Vaccines based on structure-based design provide protection against infectious diseases

Sunil Thomas, Bruce A. Luxon

Research output: Contribution to journalReview article

14 Scopus citations

Abstract

Vaccines elicit immune responses, provide protection against microorganisms and are considered as one of the most successful medical interventions against infectious diseases. Vaccines can be produced using attenuated virus or bacteria, recombinant proteins, bacterial polysaccharides, carbohydrates or plasmid DNA. Conventional vaccines rely on the induction of immune responses against antigenic proteins to be effective. The genetic diversity of microorganisms, coupled with the high degree of sequence variability in antigenic proteins, presents a challenge to developing broadly effective conventional vaccines. The observation that whole protein antigens are not necessarily essential for inducing immunity has led to the emergence of a new branch of vaccine design termed 'structural vaccinology'. Structure-based vaccines are designed on the rationale that protective epitopes should be sufficient to induce immune responses and provide protection against pathogens. Recent studies demonstrated that designing structure-based vaccine candidates with multiple epitopes induce a higher immune response. As yet there are no commercial vaccines available based on structure-based design and most of the structure-based vaccine candidates are in the preclinical stages of development. This review focuses on recent advances in structure-based vaccine candidates and their application in providing protection against infectious diseases.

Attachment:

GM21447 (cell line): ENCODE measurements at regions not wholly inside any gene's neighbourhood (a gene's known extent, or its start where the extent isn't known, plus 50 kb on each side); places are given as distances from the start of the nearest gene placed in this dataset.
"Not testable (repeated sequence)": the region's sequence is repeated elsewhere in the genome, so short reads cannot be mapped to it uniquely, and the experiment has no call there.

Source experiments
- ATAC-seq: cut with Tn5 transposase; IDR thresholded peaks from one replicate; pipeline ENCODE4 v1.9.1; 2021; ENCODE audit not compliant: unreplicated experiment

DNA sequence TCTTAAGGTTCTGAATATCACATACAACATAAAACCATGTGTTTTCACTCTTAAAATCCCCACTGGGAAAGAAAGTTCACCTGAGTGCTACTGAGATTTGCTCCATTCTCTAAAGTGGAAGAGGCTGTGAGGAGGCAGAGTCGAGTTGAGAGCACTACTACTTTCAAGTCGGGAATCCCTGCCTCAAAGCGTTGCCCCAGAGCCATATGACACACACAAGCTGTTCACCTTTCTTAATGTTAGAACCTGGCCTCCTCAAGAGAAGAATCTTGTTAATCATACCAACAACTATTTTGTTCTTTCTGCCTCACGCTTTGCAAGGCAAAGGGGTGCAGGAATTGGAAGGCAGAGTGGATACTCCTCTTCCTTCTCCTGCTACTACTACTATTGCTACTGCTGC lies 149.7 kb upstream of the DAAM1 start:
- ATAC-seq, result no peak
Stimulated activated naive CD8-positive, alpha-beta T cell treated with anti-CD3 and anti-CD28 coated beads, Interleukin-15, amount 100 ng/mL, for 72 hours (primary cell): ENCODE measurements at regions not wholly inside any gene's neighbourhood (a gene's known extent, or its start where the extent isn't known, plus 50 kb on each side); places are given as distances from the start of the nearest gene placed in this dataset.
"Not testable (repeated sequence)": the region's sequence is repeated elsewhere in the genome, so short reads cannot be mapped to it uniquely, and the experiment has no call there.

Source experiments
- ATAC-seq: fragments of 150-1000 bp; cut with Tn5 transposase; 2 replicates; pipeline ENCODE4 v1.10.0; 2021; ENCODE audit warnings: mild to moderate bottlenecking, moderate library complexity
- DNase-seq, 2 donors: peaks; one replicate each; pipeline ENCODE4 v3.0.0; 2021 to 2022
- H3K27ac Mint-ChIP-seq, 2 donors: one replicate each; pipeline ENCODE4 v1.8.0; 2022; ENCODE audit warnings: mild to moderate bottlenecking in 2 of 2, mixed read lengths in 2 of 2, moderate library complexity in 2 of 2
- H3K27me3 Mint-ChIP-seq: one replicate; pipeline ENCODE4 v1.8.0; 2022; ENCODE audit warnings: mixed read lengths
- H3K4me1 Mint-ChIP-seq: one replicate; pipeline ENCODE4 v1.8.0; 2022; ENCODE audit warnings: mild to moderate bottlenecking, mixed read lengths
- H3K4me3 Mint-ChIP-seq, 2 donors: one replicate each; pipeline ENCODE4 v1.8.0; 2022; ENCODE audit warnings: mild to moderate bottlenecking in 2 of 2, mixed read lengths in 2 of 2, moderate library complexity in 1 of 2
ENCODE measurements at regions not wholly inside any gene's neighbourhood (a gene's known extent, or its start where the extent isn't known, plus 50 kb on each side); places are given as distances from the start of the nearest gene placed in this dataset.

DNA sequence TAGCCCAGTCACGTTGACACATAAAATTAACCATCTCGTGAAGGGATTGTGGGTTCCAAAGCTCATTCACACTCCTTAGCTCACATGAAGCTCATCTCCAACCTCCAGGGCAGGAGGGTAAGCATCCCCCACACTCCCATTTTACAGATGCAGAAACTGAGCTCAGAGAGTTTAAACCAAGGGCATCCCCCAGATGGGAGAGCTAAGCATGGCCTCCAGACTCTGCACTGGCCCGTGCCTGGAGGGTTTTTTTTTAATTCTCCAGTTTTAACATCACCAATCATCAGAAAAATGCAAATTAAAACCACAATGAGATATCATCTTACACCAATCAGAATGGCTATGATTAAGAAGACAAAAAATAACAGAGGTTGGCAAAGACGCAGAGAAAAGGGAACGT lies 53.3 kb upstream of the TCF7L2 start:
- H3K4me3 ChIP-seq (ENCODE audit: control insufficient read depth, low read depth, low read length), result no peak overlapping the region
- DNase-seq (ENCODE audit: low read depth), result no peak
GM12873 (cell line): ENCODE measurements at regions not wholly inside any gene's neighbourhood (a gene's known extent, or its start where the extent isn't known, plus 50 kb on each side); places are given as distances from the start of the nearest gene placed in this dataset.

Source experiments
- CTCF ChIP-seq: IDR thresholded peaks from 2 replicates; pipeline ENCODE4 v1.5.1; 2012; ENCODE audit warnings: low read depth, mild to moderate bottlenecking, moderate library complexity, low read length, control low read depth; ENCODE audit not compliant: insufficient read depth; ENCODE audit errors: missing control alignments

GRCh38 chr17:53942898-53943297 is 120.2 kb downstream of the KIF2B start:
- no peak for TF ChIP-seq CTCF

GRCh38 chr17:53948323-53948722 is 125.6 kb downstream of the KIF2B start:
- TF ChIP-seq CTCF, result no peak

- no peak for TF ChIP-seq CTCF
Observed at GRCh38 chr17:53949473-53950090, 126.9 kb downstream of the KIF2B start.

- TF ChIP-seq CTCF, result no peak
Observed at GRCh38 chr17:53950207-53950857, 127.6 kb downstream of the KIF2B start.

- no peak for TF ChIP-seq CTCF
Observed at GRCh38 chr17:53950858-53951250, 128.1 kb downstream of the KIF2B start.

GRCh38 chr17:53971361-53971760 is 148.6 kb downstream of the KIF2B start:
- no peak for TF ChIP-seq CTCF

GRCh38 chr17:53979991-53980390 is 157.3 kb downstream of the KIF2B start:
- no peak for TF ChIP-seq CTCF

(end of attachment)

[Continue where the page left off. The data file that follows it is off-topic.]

Original languageEnglish (US)
Pages (from-to)1301-1311
Number of pages11
JournalExpert review of vaccines
Volume12
Issue number11
DOIs
StatePublished - Nov 15 2013

Keywords

  • epitope
  • infectious disease
  • structure-based design
  • vaccine

ASJC Scopus subject areas

  • Immunology
  • Molecular Medicine
  • Pharmacology
  • Drug Discovery

Fingerprint Dive into the research topics of 'Vaccines based on structure-based design provide protection against infectious diseases'. Together they form a unique fingerprint.

  • Cite this